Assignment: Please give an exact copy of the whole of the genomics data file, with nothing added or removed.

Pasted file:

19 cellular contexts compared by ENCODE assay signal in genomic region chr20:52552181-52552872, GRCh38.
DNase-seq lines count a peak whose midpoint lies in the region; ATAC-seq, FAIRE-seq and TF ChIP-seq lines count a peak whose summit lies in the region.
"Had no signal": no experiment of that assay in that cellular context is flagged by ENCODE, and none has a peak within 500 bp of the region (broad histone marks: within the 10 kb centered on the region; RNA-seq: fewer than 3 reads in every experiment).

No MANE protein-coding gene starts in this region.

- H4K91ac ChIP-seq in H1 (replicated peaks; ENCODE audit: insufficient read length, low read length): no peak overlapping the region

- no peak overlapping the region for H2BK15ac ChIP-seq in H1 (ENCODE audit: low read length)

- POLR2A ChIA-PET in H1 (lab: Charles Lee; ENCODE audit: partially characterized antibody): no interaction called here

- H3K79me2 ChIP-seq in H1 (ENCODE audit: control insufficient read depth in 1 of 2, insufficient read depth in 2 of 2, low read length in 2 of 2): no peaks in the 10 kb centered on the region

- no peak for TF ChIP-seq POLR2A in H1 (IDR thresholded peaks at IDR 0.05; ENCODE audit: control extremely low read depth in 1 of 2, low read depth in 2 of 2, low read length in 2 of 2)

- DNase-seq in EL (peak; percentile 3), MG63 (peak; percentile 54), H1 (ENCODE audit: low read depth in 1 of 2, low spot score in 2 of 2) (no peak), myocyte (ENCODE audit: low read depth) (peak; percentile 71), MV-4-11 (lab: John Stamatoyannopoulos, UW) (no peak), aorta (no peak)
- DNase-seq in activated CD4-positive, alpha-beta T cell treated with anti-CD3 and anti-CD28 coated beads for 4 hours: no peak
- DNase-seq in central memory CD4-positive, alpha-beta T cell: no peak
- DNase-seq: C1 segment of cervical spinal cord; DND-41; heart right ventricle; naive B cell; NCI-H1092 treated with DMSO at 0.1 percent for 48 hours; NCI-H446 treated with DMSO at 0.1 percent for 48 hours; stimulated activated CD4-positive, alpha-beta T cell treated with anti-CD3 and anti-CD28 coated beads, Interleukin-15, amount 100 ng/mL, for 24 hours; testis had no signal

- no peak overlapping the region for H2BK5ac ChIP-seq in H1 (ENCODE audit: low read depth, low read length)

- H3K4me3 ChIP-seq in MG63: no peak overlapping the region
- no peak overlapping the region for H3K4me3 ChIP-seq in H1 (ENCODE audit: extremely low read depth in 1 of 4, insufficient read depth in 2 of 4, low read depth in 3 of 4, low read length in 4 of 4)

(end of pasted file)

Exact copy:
19 cellular contexts compared by ENCODE assay signal in genomic region chr20:52552181-52552872, GRCh38.
DNase-seq lines count a peak whose midpoint lies in the region; ATAC-seq, FAIRE-seq and TF ChIP-seq lines count a peak whose summit lies in the region.
"Had no signal": no experiment of that assay in that cellular context is flagged by ENCODE, and none has a peak within 500 bp of the region (broad histone marks: within the 10 kb centered on the region; RNA-seq: fewer than 3 reads in every experiment).

No MANE protein-coding gene starts in this region.

- H4K91ac ChIP-seq in H1 (replicated peaks; ENCODE audit: insufficient read length, low read length): no peak overlapping the region

- no peak overlapping the region for H2BK15ac ChIP-seq in H1 (ENCODE audit: low read length)

- POLR2A ChIA-PET in H1 (lab: Charles Lee; ENCODE audit: partially characterized antibody): no interaction called here

- H3K79me2 ChIP-seq in H1 (ENCODE audit: control insufficient read depth in 1 of 2, insufficient read depth in 2 of 2, low read length in 2 of 2): no peaks in the 10 kb centered on the region

- no peak for TF ChIP-seq POLR2A in H1 (IDR thresholded peaks at IDR 0.05; ENCODE audit: control extremely low read depth in 1 of 2, low read depth in 2 of 2, low read length in 2 of 2)

- DNase-seq in EL (peak; percentile 3), MG63 (peak; percentile 54), H1 (ENCODE audit: low read depth in 1 of 2, low spot score in 2 of 2) (no peak), myocyte (ENCODE audit: low read depth) (peak; percentile 71), MV-4-11 (lab: John Stamatoyannopoulos, UW) (no peak), aorta (no peak)
- DNase-seq in activated CD4-positive, alpha-beta T cell treated with anti-CD3 and anti-CD28 coated beads for 4 hours: no peak
- DNase-seq in central memory CD4-positive, alpha-beta T cell: no peak
- DNase-seq: C1 segment of cervical spinal cord; DND-41; heart right ventricle; naive B cell; NCI-H1092 treated with DMSO at 0.1 percent for 48 hours; NCI-H446 treated with DMSO at 0.1 percent for 48 hours; stimulated activated CD4-positive, alpha-beta T cell treated with anti-CD3 and anti-CD28 coated beads, Interleukin-15, amount 100 ng/mL, for 24 hours; testis had no signal

- no peak overlapping the region for H2BK5ac ChIP-seq in H1 (ENCODE audit: low read depth, low read length)

- H3K4me3 ChIP-seq in MG63: no peak overlapping the region
- no peak overlapping the region for H3K4me3 ChIP-seq in H1 (ENCODE audit: extremely low read depth in 1 of 4, insufficient read depth in 2 of 4, low read depth in 3 of 4, low read length in 4 of 4)